Along the way, Abdulmutallab repeatedly made incriminating statements to the CBP officers guarding him. He told them he had acted alone on the plane and had been trying to take down the aircraft.
Abdulmutallab arrived at the hospital just before 2 p.m. Still under guard, Abdulmutallab told a doctor treating him that he had tried to trigger the explosive. The Nigerian said it didn't cause a blast, but instead began popping and ignited a fire on his groin and legs.
FBI agents from the Detroit bureau arrived at the hospital around 2:15 p.m., and were briefed by the Customs agents and officers as Abdulmutallab received medical treatment.
Shortly after 3:30 p.m., FBI agents began interviewing the suspect in his hospital room, joined by a CBP officer and an Immigration and Customs Enforcement agent.
The suspect spoke openly, said one official, talking in detail about what he'd done and the planning that went into the attack. Other counterterrorism officials speaking on condition of anonymity said it was during this questioning that he admitted he had been trained and instructed in the plot by al-Qaida operatives in Yemen.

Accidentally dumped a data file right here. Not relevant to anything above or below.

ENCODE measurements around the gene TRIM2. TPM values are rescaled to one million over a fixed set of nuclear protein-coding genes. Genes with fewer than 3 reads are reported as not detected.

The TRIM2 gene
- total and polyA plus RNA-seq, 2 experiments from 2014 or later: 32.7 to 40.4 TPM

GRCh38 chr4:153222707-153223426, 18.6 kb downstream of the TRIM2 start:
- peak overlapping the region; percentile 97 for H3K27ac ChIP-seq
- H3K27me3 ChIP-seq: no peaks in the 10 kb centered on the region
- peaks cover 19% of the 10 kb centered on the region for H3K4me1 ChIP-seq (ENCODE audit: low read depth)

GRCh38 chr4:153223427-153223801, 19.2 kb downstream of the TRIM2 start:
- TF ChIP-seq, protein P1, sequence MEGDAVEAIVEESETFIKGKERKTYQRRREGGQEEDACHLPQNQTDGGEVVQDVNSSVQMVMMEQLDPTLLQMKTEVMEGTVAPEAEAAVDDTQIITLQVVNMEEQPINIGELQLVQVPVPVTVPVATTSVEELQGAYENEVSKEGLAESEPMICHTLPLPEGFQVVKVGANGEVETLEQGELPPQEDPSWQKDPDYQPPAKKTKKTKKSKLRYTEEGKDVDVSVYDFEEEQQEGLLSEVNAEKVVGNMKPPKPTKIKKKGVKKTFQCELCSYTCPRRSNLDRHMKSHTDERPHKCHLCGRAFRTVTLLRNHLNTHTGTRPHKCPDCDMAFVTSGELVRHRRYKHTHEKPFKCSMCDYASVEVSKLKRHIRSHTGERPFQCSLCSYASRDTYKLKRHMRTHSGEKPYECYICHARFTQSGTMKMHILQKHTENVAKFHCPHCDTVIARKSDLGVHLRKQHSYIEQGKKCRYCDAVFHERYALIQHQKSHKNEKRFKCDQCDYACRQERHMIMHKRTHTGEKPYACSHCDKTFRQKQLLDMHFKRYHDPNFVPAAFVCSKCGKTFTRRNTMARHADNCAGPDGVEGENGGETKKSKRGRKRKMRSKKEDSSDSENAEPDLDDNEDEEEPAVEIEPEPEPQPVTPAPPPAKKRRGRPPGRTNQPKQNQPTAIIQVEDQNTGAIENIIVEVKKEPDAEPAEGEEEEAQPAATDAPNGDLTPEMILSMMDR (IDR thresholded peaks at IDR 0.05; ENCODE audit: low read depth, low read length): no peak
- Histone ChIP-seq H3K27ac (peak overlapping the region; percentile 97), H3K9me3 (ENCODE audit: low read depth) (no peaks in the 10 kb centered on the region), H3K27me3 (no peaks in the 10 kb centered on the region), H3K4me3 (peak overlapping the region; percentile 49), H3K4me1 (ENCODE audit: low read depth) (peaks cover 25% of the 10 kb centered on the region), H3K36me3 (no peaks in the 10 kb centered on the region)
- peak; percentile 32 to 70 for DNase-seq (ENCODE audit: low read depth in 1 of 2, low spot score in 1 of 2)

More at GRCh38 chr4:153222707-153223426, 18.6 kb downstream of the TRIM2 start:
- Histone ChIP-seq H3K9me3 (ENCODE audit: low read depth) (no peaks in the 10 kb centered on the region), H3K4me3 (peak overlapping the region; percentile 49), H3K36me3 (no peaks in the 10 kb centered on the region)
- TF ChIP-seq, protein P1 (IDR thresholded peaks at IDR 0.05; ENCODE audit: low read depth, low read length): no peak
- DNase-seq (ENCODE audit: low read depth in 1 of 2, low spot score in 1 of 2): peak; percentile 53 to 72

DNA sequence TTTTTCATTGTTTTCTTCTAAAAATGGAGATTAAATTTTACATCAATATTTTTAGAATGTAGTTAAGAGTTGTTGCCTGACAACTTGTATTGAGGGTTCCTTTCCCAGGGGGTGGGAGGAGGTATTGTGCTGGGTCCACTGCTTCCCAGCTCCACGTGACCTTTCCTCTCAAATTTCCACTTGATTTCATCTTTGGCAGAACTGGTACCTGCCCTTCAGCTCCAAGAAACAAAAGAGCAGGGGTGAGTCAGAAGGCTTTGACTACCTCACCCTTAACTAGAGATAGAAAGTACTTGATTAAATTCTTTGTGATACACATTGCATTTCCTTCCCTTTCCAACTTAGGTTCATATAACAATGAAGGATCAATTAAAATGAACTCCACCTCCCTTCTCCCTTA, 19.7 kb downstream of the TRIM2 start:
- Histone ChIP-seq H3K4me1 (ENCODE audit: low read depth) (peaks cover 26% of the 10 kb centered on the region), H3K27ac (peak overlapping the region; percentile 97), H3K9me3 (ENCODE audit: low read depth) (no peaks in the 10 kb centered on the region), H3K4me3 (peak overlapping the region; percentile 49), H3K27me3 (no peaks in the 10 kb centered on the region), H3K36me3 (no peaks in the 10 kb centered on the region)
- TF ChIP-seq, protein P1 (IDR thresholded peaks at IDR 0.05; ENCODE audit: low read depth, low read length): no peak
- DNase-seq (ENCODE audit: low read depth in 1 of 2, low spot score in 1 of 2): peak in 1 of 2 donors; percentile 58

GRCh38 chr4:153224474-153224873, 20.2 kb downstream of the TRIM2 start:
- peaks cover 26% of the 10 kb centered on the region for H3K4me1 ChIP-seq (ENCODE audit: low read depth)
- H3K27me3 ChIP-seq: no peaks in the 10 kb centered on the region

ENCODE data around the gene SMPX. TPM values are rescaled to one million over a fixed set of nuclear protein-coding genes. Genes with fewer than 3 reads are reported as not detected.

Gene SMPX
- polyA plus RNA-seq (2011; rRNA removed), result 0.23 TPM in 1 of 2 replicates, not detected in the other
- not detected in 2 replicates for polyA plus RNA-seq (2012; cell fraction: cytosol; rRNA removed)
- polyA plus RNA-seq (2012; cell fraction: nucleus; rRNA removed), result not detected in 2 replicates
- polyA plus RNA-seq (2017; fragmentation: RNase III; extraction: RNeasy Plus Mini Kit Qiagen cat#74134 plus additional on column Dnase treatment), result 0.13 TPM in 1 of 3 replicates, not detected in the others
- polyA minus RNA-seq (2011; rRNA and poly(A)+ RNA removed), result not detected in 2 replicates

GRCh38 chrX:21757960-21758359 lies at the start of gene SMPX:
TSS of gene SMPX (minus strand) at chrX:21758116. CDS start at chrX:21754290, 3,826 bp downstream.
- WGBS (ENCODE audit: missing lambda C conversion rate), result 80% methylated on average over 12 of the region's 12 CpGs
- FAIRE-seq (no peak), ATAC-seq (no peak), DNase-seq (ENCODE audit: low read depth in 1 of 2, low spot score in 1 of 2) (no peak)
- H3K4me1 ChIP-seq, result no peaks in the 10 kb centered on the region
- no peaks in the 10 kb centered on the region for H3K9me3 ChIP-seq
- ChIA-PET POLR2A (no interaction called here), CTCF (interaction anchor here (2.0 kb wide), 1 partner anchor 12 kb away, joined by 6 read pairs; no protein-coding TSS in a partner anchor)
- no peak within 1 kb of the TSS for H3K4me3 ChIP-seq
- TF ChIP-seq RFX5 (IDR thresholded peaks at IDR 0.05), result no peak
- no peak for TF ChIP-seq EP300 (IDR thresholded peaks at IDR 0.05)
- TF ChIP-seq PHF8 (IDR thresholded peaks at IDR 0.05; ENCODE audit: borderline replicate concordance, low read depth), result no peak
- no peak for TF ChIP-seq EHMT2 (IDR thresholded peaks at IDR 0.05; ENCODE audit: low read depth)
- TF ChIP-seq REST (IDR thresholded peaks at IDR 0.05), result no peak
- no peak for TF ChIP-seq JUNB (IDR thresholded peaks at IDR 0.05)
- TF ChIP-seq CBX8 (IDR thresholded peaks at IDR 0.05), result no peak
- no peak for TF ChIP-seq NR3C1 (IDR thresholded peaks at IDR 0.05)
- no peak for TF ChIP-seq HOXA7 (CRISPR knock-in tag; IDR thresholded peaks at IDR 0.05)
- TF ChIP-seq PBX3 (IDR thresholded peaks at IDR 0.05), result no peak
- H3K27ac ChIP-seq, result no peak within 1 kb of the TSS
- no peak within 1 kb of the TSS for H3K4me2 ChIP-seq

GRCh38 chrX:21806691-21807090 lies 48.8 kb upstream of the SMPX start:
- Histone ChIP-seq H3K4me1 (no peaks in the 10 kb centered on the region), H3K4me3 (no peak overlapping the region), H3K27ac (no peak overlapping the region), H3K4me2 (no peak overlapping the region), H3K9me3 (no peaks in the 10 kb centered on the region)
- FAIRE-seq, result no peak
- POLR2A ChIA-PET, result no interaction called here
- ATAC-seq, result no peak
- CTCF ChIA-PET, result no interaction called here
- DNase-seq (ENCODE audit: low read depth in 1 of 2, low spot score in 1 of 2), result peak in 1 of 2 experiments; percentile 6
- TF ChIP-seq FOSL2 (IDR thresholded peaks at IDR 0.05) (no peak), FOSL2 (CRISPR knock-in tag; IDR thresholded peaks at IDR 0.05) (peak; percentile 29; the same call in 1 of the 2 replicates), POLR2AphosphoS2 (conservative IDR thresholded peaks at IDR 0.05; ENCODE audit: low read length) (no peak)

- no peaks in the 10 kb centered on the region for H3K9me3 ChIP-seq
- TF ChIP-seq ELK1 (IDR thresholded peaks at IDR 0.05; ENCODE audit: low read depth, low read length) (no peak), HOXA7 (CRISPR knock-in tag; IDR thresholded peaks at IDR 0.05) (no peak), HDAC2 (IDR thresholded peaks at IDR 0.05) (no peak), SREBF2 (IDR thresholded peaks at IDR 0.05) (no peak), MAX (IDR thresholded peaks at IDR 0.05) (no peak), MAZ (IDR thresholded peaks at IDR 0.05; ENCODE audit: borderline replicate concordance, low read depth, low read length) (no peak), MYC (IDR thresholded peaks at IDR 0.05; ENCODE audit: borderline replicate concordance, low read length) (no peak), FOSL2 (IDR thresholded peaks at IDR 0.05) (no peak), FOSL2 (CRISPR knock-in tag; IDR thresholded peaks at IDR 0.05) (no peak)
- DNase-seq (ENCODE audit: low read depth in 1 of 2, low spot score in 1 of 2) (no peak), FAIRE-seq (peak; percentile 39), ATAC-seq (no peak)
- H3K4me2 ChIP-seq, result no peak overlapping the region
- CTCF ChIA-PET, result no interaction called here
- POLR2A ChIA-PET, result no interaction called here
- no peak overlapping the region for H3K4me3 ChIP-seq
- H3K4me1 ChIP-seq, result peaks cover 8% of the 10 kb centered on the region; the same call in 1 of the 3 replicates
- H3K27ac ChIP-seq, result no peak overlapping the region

The interview lasted about 50 minutes. Before they began questioning Abdulmutallab, the FBI agents decided not to give him his Miranda warnings providing his right to remain silent.
While the Miranda warning — based on a 1966 Supreme Court ruling — is a bedrock principle of the U.S. justice system and a staple of television cop shows, there is a major exception which could apply in Abdulmutallab's case.
Investigators are allowed to question a suspect without providing a Miranda warning if they are trying to end a threat to public safety.
In a future trial in a federal court, prosecutors would likely justify Abdulmutallab's questioning without a Miranda warning by arguing that the FBI agents needed to know quickly if there were other planes with other bombs headed for the United States. The 9/11 attacks and other past plots have shown al-Qaida's penchant for synchronized attacks in multiple locations.
Since the incident, Republican lawmakers have argued that the Obama administration mishandled the case by not considering putting Abdulmutallab in military custody — part of a larger political argument about whether terror suspects should face military or civilian justice.